Jessica Jones: Life after Trauma

  I started watching Jessica Jones almost as soon as it came out. At first i didn’t like it, her anger was too relatable for me. She was consistently represented as a trauma survivor whose anger and strength defined how she survived each day. However, as I continued to binge watch the show I knew […]

“Was It Rape?” Or: Why We Need New Words

“We have degrees of murder and of assault; we should also have degrees of rape.” –  Sarah Nicole Prickett, “Consent: It’s Not Sexy” “There is not a word for my experience. The fact that there’s not a word for it makes us feel like it doesn’t exist.” – Veronica Ruckh “ “Was it rape?” This […]

What’s in a Word? Confounding “Rape” Tropes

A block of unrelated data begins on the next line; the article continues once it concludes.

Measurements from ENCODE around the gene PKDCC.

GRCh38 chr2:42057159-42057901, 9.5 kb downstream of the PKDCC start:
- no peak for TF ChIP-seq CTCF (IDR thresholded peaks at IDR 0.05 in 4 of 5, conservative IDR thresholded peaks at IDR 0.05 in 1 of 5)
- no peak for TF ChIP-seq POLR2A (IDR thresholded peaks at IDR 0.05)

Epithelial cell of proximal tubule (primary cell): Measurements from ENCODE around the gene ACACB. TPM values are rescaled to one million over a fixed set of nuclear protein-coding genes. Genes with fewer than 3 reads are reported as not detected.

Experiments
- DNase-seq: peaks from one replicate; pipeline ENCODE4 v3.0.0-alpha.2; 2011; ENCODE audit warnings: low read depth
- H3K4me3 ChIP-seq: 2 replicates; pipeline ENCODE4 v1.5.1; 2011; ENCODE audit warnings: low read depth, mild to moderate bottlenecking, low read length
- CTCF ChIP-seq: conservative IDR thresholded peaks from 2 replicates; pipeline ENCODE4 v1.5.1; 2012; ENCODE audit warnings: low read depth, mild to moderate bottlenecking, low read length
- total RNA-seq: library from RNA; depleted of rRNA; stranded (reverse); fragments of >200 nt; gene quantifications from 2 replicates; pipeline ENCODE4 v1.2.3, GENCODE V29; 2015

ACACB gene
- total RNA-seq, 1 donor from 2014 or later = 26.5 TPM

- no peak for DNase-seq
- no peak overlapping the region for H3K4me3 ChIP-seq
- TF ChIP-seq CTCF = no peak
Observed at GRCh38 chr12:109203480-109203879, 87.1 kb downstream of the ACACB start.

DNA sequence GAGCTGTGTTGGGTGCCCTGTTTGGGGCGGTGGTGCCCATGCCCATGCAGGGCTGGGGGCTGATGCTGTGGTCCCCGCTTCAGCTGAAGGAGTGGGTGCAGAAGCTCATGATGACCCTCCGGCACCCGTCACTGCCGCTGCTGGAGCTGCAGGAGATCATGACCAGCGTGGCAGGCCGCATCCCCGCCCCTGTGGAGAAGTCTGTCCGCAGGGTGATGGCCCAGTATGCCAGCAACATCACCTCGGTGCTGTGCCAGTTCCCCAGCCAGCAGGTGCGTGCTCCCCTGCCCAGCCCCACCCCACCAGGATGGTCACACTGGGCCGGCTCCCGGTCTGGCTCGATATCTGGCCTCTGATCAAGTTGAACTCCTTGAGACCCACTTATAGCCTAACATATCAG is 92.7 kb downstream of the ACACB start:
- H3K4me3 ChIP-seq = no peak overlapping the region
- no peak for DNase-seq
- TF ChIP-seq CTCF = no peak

With three years of experience volunteering at a sexual assault centre, I expect to find my footing easily in articles about consent. I have attended innumerable anti-oppression workshops about sexual violence. I have learned that I have rights and I’ve learned about the power structures that make me and other folks with marginalized identities feel […]

“white supremacy” ~ “woman”

Both Leanne Simpson and Sherene Razack provide integral lenses for considering the themes, traumas, and conditions of sexual violence against women, outside of a seemingly “white” paradigm. Television shows such as Jessica Jones (caveat: I only watched the clip so I don’t know if the show attempts/achieves racial diversity), and performers/song-writers such as Lady Gaga […]

The ‘perfect victim’ in “Consent: It’s Not Sexy”

A theme that became apparent to me across several of this weeks texts was the idea of a “perfect victim”. This ideal image is often perpetuated within media coverage of sexual assault cases, however, it is even more bothersome that often this “ideal” is an image that has become internalized by many and only criticized […]